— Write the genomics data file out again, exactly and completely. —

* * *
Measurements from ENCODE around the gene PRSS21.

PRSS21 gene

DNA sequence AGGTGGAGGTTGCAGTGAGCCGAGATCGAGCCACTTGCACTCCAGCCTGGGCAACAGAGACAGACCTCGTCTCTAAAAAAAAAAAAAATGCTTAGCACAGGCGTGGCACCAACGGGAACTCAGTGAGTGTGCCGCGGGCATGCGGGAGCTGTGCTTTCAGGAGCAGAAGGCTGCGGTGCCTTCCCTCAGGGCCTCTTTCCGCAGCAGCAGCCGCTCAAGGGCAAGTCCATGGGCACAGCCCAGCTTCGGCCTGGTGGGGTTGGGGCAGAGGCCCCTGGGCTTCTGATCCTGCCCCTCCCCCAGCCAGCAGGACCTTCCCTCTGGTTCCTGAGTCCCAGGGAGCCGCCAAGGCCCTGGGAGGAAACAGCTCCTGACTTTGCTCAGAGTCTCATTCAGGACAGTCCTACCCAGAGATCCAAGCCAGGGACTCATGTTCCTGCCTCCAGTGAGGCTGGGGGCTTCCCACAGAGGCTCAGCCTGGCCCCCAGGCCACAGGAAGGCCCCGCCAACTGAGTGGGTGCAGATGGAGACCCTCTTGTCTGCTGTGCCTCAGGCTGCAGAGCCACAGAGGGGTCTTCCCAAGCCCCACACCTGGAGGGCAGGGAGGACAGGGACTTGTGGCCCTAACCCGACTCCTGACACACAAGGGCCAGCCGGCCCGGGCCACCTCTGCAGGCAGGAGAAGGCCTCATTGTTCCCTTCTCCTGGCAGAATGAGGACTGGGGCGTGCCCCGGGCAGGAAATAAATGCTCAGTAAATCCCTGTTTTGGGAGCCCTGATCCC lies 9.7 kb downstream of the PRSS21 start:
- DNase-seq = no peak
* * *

Measurements from ENCODE around the gene PRSS21.

PRSS21 gene

DNA sequence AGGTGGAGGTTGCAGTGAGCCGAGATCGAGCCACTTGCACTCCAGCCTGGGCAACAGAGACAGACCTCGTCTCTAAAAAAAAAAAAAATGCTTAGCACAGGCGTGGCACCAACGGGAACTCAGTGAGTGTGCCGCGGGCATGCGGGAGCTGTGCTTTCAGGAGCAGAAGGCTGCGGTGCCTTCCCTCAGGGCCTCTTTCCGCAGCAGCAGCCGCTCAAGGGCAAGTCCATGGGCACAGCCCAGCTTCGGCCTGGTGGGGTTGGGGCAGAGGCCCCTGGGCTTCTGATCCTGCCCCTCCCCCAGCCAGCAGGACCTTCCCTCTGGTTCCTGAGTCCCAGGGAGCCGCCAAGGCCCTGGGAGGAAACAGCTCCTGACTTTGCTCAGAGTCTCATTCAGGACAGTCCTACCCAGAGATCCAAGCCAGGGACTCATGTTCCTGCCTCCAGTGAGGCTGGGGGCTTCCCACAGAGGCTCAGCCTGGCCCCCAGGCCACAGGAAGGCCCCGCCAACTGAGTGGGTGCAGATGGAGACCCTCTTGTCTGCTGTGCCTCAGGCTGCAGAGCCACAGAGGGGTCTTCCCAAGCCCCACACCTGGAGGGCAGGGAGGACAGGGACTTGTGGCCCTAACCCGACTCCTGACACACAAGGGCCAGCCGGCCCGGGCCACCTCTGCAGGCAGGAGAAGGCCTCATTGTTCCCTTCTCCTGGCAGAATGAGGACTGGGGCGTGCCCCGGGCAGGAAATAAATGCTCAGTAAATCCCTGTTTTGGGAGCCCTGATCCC lies 9.7 kb downstream of the PRSS21 start:
- DNase-seq = no peak